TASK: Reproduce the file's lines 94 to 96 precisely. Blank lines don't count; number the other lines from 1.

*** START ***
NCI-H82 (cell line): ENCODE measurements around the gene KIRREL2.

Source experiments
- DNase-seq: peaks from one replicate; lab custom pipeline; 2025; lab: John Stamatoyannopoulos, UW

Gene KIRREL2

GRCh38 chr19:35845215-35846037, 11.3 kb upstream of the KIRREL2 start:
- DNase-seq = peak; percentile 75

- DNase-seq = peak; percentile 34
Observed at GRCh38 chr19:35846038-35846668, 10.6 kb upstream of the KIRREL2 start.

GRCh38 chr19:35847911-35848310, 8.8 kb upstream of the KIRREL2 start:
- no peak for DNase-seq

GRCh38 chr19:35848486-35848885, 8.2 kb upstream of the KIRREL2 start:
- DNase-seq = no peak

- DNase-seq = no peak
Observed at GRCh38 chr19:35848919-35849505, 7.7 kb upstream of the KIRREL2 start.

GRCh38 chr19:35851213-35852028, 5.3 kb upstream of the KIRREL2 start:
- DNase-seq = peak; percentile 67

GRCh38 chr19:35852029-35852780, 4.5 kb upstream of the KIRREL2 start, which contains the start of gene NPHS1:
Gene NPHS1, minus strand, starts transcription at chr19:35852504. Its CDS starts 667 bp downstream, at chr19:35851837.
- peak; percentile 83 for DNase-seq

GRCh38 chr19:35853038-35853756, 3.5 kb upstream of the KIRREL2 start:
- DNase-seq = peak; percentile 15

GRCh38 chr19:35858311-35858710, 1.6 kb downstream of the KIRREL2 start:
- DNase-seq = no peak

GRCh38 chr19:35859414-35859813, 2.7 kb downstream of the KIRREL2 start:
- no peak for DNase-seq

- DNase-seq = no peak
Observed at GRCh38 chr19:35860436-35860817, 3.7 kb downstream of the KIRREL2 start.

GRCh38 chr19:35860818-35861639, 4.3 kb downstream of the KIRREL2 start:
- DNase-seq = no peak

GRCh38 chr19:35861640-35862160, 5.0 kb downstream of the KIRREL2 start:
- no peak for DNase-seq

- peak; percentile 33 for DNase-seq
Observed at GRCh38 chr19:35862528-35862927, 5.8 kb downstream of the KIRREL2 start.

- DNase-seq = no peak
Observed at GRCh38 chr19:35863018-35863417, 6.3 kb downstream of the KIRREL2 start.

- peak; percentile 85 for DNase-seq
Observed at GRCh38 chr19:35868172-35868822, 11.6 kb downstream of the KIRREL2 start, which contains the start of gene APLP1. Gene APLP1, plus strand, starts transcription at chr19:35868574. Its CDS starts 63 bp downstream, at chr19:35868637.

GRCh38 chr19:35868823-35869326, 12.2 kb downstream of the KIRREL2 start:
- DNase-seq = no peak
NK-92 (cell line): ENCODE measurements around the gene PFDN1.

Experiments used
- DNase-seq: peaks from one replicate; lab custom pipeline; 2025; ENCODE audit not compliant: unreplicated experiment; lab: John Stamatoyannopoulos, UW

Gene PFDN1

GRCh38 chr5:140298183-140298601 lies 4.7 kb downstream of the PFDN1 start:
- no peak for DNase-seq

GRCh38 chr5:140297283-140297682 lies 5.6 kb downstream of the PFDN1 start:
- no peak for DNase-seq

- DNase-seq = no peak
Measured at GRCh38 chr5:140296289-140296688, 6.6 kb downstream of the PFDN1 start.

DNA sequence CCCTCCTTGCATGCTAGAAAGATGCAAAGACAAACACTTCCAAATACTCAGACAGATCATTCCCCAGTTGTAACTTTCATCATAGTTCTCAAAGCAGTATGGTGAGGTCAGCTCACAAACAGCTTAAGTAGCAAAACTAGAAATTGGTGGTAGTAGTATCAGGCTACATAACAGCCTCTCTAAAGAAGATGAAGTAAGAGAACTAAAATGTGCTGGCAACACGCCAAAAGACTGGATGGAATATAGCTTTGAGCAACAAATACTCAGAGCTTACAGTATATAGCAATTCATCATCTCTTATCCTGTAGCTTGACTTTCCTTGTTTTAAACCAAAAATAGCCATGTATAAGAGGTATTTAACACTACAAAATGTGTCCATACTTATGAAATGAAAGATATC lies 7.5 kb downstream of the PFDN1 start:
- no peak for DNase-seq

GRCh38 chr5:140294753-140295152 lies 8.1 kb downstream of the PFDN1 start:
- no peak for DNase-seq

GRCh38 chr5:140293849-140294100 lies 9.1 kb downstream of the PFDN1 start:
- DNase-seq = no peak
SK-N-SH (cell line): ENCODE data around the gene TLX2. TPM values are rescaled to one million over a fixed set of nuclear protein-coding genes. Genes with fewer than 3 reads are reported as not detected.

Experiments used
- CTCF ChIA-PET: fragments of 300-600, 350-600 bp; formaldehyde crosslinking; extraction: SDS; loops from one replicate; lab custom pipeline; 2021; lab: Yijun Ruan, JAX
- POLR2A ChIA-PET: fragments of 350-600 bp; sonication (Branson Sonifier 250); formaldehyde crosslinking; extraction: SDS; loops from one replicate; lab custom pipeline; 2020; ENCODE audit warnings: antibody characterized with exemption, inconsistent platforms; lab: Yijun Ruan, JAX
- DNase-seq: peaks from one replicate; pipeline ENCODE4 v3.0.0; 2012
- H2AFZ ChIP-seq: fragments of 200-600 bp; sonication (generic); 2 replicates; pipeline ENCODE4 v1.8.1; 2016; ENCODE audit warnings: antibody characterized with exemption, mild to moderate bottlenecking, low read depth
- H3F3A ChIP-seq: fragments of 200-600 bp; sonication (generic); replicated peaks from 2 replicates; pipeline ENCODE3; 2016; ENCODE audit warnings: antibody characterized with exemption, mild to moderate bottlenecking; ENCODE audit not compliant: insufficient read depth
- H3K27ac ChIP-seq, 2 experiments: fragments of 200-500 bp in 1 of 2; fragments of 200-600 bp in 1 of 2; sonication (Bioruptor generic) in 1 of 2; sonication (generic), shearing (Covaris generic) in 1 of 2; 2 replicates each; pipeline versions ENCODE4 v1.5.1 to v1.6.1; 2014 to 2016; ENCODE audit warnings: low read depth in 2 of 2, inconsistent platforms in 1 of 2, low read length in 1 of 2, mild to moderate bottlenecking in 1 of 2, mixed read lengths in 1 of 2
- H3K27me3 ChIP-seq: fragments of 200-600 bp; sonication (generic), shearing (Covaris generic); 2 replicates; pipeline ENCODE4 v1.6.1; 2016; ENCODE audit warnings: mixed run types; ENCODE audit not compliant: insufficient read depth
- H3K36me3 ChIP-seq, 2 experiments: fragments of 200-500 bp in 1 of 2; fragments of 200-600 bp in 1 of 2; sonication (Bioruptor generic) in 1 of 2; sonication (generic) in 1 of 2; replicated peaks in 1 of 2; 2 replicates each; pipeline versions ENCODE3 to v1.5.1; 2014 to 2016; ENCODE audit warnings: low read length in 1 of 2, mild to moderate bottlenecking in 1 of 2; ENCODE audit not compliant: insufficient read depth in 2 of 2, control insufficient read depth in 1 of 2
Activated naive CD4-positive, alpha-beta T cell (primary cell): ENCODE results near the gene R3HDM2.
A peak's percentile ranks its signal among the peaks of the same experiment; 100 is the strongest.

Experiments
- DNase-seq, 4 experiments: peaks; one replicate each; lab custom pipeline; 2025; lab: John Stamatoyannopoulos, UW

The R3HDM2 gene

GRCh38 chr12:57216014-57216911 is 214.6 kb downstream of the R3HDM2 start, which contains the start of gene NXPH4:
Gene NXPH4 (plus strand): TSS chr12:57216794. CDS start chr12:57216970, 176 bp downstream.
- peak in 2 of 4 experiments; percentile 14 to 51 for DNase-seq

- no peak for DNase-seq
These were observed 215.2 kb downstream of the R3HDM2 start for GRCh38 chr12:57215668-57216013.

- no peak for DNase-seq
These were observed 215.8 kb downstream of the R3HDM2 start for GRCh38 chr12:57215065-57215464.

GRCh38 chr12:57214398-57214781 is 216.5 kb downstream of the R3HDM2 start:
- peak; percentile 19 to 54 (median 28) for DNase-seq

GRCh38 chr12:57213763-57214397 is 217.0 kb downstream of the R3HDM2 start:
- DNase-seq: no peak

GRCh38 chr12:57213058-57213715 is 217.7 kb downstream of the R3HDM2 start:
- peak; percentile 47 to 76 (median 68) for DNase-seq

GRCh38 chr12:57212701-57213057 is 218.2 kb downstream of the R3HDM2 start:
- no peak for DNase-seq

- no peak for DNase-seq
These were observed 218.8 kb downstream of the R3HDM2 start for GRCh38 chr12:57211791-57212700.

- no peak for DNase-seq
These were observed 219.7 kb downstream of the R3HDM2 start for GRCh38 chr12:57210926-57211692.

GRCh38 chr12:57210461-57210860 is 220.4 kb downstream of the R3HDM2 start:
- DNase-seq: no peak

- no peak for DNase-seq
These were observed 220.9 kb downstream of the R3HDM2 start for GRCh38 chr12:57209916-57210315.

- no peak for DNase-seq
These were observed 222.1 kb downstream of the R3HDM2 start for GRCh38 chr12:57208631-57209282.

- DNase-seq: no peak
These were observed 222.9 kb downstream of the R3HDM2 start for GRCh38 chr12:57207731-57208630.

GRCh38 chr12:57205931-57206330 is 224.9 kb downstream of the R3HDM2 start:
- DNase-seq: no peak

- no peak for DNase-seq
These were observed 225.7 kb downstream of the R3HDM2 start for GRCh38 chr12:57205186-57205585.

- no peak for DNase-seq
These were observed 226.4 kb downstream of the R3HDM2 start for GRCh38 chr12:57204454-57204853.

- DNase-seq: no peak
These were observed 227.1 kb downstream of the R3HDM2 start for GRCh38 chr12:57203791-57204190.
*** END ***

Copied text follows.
- no peak for DNase-seq
These were observed 222.1 kb downstream of the R3HDM2 start for GRCh38 chr12:57208631-57209282.

- DNase-seq: no peak